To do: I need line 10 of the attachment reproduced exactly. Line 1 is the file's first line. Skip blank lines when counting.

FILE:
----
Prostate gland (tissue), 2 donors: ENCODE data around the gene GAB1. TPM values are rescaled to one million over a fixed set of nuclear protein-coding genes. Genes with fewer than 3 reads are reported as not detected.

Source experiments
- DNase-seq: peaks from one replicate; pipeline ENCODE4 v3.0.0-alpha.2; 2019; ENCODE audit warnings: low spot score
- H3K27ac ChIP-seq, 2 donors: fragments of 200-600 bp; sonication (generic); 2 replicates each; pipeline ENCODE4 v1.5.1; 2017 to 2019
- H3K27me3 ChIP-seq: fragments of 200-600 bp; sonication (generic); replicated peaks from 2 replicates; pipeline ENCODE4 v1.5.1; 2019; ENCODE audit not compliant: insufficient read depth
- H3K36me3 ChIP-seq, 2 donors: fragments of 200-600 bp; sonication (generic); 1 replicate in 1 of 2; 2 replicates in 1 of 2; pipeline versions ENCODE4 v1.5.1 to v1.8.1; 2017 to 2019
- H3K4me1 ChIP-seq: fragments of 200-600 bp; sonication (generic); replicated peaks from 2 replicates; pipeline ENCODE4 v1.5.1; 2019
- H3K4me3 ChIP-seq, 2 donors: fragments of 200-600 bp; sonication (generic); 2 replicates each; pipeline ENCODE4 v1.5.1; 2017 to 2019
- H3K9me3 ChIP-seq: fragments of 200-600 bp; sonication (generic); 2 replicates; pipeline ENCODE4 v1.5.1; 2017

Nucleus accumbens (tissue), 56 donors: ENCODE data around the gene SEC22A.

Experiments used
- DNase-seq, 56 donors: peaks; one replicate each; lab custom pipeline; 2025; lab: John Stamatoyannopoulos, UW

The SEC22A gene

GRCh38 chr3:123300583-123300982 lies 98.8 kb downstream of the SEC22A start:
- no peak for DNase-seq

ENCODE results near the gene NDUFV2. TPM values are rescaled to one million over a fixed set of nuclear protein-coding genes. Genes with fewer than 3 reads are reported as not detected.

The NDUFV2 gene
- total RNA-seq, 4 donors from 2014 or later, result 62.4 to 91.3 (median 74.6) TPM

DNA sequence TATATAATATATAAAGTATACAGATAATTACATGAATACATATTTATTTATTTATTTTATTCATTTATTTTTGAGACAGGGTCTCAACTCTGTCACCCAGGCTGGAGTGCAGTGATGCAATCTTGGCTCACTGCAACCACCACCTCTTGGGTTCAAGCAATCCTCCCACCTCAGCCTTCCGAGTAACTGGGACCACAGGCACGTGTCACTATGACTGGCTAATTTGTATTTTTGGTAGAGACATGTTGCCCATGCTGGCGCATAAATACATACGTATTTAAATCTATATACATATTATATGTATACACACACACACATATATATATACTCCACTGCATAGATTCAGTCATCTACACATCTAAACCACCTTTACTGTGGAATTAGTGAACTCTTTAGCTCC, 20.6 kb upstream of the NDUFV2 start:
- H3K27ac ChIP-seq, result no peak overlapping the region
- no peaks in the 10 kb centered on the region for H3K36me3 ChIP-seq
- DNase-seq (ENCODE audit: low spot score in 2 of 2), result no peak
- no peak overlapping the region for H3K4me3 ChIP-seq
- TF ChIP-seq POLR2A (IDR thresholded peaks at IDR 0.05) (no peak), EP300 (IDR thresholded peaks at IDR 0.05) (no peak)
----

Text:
Nucleus accumbens (tissue), 56 donors: ENCODE data around the gene SEC22A.